Life Tech NASA’s planet-hunting telescope lifts off

NASA’s planet-hunting telescope lifts off

NASA TESS
A planet-hunting space telescope has successfully blasted off onboard a Falcon 9 rocket in Florida. Photo: AAP
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NASA’s planet-hunting space telescope has embarked on its quest to find new worlds, launching after two days of delays as a result of a rocket-guidance glitch.

The Transit Exoplanet Survey Satellite (TESS) lifted off on schedule on a SpaceX Falcon rocket from Florida’s Cape Canaveral Air Force Station at 6.51pm (local time) on Wednesday, starting the clock on a two-year quest to detect more worlds circling stars beyond our solar system that might harbour life.

Hundreds of thousands of stars will be examined and thousands of exoplanets – planets outside our own solar system – are expected be revealed right in our cosmic backyard.

“The sky will become more beautiful, will become more awesome,” NASA’s top science administrator Thomas Zurbuchen said.

The TESS is designed to scout for planets of all sorts, especially those within the Goldilocks zone, an orbit of possible habitable stars where temperatures are not too hot and not too cold – not whether life exists beyond Earth.

NASA TESS
Experts hope the Transiting Exoplanet Survey Satellite (TESS) will find at least 20,000 new alien worlds. Photo: AAP

However, Mr Zurbuchen noted TESS’s discoveries are expected to bring us closer to answering that lingering question.

The telescope, according to the mission’s chief scientist, George Ricker, could identify promising candidates that could be studied in greater detail in the coming years, with NASA’s James Webb Space Telescope.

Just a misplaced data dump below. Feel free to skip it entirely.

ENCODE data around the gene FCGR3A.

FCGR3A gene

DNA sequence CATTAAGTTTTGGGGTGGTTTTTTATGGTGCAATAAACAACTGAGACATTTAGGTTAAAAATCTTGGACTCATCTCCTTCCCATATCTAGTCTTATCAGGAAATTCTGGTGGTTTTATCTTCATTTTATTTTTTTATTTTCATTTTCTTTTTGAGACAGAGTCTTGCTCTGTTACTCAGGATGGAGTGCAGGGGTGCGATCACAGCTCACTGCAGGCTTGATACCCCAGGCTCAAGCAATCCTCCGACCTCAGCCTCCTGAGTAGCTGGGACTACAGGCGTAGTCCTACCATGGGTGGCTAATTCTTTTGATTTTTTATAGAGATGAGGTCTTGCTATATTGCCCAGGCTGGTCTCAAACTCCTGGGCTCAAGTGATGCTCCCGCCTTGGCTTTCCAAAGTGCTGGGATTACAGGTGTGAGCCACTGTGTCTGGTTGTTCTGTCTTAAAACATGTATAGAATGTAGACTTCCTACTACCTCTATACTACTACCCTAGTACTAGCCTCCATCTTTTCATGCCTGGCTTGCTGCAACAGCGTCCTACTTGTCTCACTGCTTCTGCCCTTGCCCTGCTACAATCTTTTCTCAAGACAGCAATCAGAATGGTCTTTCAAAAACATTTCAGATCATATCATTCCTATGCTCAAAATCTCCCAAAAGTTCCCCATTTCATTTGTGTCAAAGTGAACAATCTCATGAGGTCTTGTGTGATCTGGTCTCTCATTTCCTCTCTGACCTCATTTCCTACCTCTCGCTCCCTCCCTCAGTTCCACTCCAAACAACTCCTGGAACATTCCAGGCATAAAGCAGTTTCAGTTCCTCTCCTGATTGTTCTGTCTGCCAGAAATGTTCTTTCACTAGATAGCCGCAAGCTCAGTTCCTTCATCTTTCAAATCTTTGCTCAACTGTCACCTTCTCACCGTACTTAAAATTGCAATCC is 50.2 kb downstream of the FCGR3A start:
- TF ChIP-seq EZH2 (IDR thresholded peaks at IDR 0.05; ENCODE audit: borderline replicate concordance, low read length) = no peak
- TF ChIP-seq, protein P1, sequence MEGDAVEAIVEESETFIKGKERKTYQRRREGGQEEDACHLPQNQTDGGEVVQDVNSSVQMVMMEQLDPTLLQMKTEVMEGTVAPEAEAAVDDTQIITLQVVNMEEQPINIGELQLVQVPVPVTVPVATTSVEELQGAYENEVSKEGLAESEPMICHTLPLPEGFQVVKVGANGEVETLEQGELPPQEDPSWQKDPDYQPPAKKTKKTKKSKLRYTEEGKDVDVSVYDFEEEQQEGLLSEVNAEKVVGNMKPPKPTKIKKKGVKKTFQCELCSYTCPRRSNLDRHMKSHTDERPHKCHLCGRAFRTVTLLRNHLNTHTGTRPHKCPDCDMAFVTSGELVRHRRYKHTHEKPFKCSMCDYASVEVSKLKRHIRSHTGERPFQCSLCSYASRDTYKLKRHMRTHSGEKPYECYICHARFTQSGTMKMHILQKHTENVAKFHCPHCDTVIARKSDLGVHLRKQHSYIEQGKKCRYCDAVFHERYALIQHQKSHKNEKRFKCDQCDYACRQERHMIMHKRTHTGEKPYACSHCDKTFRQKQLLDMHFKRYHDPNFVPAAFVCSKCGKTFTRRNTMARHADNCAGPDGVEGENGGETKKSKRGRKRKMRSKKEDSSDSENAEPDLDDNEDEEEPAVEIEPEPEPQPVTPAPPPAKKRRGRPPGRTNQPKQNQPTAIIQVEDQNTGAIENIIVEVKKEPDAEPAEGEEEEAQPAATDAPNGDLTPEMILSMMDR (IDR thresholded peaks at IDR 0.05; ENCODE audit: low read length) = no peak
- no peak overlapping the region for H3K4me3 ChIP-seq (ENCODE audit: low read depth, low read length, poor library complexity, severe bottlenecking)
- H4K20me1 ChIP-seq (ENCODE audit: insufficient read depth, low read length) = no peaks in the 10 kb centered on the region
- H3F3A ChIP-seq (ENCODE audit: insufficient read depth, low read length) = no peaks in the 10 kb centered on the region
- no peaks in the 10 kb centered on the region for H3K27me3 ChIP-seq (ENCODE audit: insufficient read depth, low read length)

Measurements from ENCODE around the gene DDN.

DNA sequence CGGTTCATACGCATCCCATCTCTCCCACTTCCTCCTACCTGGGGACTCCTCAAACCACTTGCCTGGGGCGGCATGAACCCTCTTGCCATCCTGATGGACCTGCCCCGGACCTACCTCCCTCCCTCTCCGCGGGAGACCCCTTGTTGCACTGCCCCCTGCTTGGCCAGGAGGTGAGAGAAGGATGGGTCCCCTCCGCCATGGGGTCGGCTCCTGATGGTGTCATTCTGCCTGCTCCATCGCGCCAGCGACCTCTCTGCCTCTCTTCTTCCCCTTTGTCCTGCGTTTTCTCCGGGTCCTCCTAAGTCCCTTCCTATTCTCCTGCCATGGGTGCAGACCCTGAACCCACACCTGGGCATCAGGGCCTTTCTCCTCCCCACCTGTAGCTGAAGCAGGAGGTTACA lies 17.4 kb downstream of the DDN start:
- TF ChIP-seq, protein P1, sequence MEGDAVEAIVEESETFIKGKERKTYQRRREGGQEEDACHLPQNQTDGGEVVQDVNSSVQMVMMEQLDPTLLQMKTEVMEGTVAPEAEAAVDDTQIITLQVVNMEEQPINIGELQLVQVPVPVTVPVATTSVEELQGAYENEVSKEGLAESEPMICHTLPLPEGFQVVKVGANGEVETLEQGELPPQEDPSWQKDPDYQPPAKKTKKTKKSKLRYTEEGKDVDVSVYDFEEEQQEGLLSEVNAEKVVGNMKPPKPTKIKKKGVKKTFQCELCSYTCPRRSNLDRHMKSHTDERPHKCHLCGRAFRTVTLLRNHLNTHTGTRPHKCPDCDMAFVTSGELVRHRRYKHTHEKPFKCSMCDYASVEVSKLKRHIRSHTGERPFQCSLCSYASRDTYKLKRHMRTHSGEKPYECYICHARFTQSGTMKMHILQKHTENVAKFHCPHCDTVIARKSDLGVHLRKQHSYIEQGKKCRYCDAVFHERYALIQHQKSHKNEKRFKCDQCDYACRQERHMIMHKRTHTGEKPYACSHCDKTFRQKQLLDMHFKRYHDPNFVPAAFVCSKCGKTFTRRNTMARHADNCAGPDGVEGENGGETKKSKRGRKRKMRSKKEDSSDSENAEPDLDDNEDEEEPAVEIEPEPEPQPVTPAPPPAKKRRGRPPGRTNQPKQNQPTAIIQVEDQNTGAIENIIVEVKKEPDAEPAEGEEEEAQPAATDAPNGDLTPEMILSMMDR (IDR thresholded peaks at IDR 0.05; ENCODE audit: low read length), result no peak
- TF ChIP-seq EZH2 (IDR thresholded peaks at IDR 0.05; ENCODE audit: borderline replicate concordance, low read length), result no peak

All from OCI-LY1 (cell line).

It will look at a planet’s atmosphere and if it contains the ingredients of life similar to those on Earth, such as water vapour, oxygen, methane, carbon dioxide.

“TESS will tell us where to look at and when to look,” Mr Ricker said.

Currently, the total exoplanet census stands at more than 3700, with another 4500 on the not-yet-verified list. NASA’s director of astrophysics, Paul Hertz, said until 25 years ago the only known planets were in our solar system.

On Thursday (AEST), TESS’s main-stage booster successfully separated from the upper-stage of the rocket and headed back to Earth on a self-guided return flight to an unmanned landing vessel floating in the Atlantic.

The first stage, which can be recycled for future flights, then landed safely on the ocean platform, according to SpaceX launch team announcers on NASA TV.

Blastoff followed a two-day launch postponement forced by a technical glitch in the rocket’s guidance-control system.

-with agencies